The city was also the location of the famous Temple of Artemis. Her priestesses were called 'melissai" or “honey bees” of the goddess. The stag, like the one used on this coin is also an attribute of Artemis, the goddess of the hunt. This animal was regarded as sacred to her and stag figures were said to have flanked the cult statue of Artemis in her  temple at Ephesus. The palm tree on the obverse alludes to Artemis’ birthplace, the island of Delos, where the goddess Leto gave birth to Artemis and her twin brother Apollo underneath a palm tree. This coin represents its city of origin well.

Ephesus was an ancient Greek city on the coast of Ionia, three kilometers southwest of present-day Selçuk in Izmir Province, Turkey. It was built in the 10th century BC on the site of the former Arzawan capital by Attic and Ionian Greek colonists.

3

August 12th 30 BC: Cleopatra dies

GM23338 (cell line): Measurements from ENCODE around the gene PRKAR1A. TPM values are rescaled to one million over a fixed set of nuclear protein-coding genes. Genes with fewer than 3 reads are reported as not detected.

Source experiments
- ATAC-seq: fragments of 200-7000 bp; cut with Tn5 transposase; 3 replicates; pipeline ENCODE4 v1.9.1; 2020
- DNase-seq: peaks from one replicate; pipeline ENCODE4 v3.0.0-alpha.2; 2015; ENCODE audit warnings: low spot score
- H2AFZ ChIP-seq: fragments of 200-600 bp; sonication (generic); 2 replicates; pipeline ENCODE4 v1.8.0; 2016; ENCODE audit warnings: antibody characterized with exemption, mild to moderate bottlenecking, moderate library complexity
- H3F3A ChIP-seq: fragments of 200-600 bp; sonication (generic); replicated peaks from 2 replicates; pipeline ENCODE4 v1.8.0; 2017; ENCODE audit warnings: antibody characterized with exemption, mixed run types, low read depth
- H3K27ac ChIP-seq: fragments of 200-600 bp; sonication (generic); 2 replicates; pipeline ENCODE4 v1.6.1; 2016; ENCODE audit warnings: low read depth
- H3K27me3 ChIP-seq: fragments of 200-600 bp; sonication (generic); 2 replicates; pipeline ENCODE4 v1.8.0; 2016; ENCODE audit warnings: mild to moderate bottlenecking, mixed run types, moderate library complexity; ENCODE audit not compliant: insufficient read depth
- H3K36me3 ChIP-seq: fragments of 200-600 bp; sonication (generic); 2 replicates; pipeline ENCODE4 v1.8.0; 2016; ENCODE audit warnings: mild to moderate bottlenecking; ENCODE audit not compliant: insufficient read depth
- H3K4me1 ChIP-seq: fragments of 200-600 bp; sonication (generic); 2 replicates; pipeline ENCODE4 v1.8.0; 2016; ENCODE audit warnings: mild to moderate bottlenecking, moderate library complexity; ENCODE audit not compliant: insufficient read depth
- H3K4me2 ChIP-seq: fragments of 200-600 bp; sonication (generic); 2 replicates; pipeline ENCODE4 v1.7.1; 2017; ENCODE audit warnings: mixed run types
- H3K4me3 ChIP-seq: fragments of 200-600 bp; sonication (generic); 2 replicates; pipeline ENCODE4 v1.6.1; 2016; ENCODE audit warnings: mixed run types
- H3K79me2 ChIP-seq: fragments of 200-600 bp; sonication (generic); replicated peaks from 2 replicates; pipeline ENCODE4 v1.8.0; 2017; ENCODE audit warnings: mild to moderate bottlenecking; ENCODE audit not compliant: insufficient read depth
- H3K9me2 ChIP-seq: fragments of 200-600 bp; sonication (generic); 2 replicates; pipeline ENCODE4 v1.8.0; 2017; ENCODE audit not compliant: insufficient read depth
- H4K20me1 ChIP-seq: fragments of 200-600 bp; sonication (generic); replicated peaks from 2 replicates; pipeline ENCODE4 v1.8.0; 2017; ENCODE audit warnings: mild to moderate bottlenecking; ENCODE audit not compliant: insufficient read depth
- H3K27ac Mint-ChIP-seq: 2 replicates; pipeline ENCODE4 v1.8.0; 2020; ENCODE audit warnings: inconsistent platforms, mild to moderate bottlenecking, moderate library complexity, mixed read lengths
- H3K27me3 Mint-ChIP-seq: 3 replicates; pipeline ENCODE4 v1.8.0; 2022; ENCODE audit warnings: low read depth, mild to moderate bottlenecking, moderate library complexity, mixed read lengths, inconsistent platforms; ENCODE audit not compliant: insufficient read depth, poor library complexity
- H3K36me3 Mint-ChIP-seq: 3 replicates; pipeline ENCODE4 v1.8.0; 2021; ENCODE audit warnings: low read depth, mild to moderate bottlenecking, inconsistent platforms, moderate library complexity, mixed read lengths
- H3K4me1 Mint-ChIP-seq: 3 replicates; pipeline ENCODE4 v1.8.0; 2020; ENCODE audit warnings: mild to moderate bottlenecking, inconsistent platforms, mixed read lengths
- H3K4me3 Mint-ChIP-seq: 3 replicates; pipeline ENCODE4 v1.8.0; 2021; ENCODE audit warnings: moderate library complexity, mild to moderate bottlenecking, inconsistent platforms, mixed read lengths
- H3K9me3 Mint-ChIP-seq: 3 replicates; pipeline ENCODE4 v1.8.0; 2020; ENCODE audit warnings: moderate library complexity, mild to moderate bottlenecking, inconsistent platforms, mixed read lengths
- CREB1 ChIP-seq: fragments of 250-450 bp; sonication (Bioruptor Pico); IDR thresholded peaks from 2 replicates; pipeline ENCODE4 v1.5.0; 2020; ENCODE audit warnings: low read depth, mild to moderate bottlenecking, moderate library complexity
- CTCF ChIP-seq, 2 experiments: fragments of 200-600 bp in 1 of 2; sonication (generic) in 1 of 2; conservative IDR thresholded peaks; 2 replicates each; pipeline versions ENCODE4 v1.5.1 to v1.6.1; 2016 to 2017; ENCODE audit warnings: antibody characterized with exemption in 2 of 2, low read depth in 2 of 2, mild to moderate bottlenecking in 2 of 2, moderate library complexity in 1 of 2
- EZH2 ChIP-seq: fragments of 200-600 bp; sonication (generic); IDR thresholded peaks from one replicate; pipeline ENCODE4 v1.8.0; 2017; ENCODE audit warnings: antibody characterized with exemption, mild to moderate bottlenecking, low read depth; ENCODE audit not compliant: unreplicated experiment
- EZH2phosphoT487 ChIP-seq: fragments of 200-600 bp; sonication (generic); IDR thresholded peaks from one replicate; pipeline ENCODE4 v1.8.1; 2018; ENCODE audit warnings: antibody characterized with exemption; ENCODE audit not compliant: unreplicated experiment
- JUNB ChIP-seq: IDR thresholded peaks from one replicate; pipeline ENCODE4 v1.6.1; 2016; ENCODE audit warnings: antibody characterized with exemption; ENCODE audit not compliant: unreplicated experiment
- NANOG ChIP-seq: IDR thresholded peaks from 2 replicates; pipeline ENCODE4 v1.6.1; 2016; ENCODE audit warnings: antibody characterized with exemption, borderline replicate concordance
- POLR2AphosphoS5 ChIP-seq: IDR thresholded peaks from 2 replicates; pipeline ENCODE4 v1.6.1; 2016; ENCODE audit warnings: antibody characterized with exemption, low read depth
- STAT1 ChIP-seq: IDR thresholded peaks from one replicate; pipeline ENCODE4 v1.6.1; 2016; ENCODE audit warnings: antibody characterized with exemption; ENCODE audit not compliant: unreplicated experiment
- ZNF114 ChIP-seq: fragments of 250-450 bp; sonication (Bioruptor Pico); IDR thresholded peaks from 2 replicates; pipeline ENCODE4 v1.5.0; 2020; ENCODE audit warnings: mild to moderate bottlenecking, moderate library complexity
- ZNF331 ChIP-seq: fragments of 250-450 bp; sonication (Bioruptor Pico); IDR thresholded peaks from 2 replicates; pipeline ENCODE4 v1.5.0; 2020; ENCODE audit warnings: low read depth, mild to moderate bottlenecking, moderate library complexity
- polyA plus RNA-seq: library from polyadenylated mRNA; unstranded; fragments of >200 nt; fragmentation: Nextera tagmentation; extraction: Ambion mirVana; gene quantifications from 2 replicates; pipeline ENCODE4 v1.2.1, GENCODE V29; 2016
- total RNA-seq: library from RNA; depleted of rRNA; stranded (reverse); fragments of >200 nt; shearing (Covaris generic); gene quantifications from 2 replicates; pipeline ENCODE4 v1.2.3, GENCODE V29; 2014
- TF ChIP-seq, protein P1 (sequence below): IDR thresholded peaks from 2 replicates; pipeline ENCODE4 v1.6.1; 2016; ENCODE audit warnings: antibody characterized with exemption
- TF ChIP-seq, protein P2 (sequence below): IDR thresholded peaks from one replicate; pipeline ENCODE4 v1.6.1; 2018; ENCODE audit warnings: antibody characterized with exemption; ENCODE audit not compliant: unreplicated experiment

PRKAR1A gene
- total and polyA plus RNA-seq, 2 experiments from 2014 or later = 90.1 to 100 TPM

On this day in 30 BC the last pharaoh of Ancient Egypt, Cleopatra VII, committed suicide. She came from a family of Greek origin who ruled Egypt after the death of Alexander the Great. Upon the death of her father Ptolemy XII in 51 BC Cleopatra became co-ruler with her brother Ptolemy XIII (and later her other brother Ptolemy XIV). She famously became lovers with Roman leader Julius Caesar, with whose help she was restored to rule after her brother had tried to oust her; she eventually became the sole pharaoh of Egypt. Cleopatra travelled to Rome with Caesar, but returned to her native Egypt upon his assassination. After Caesar’s death, she began a relationship with Mark Anthony as they worked together against Caesar’s successor Octavian. However their attempt was in vain, and at the sea Battle of Actium on the Greek coast in 31 BC they suffered a resounding defeat by Octavian’s forces. The two fled back to Egypt, where Anthony committed suicide after his troops deserted him. Cleopatra followed soon after, supposedly killing herself by means of an asp bite on August 12th 30 BC. With the fall of these two powerful figures, Octavian was able to consolidate his rule and become the first Roman emperor as ‘Augustus’. Caesarion, Cleopatra and Caesar’s son, who had been ruling as co-ruler with his mother, was killed by Augustus’s forces and thus Egypt soon became a province of the Roman Empire. Cleopatra remains a famous figure for her political astuteness and remarkable leadership of Egypt and has been popular in art and literature, including William Shakespeare’s Antony and Cleopatra.